U scientists develop molecular test for deadly cow disease

by Melinda Rogers

University researchers in the College of Veterinary Medicine Researchers have developed a test to detect bovine viral diarrhea in cattle. The test, currently exclusive to the University, is a major step toward preventing the deadly disease and ensuring the health of milk-providing herds worldwide.
“It is a molecular test, in which we are looking at genetic material,” said James Collins, director of the Veterinary Diagnostic Lab.
“As word gets around (about the test), more and more people are showing interest in it,” he added.
The test, called TaqManTM BVD PCR, searches for the BVD virus by screening a sample of an animal’s blood.
“The test detects the BVD virus itself. It’s important to find out if the virus is there,” said Carrie Mahlum, a scientist in the Veterinary Diagnostic Lab.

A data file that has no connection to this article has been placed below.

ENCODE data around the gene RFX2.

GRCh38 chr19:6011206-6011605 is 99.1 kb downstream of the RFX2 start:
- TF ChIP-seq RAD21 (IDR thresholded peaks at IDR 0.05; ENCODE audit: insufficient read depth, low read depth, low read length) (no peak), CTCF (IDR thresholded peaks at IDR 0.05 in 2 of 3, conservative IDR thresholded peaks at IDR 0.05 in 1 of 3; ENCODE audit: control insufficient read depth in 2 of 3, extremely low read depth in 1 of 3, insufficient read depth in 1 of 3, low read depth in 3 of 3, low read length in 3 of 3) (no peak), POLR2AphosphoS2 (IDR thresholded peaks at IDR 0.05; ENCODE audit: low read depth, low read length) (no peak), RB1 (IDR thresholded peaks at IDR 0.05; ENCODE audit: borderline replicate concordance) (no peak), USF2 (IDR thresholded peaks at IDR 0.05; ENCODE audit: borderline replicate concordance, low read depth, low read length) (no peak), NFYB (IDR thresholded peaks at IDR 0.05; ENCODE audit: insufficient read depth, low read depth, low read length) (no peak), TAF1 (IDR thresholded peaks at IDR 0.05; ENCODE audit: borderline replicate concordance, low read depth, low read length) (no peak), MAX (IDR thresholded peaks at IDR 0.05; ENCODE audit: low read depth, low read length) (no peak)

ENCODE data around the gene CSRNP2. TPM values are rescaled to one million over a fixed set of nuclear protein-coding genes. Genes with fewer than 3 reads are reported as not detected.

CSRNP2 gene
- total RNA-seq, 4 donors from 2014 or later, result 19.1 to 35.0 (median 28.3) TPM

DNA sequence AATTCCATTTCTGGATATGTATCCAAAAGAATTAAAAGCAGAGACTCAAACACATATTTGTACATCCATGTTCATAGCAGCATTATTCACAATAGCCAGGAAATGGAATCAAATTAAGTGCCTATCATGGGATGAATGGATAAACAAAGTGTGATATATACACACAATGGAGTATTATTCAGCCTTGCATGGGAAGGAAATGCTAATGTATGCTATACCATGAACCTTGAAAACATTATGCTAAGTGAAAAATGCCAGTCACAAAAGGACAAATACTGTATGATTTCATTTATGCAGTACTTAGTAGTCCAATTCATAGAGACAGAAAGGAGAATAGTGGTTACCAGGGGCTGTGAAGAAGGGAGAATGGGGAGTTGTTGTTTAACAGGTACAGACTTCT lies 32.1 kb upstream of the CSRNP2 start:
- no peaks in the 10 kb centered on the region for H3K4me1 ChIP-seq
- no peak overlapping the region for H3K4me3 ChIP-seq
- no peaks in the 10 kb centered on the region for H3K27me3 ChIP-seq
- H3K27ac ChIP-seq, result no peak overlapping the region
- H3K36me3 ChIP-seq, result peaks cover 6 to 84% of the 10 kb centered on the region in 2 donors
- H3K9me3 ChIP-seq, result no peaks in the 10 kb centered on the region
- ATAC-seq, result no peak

Mahlum explained that the test focuses on a specific RNA sequence in an animal’s blood by using a special polymerase chain reaction. Fluorescent technology is used along with the PCR to highlight areas in the blood sample where the BVD virus is present.
“The main advantage is that the test is quicker and more sensitive than other methods,” Mahlum said.
Older testing methods required a waiting period, causing the disease to spread rapidly through herds. The disease causes a number of problems in cattle ranging from diarrhea and pneumonia to birth defects — problems which cause the beef and dairy industries thousands of dollars a year.
Because the new test has a greater sensitivity than previous tests, virus detection is more accurate and reliable, Collins said.
The test has been offered to the public since July 1 at a cost of $5 per sample, and interest in it continues to grow.
“People have their veterinarians take a blood sample and the samples are sent to us to be tested,” Collins said.
“We’re doing a couple hundred samples a week from all over the Midwest, but mostly from Minnesota and Wisconsin,” Mahlum added.
Collins hopes the development of the test will bring positive attention to the University, along with the possibility of royalty money from licensing the test to other schools.
“It’s part of the role of the University to develop new technology. We’re keeping the agriculture school out in front,” Collins said.

Melinda Rogers covers science and technology and welcomes comments at [email protected]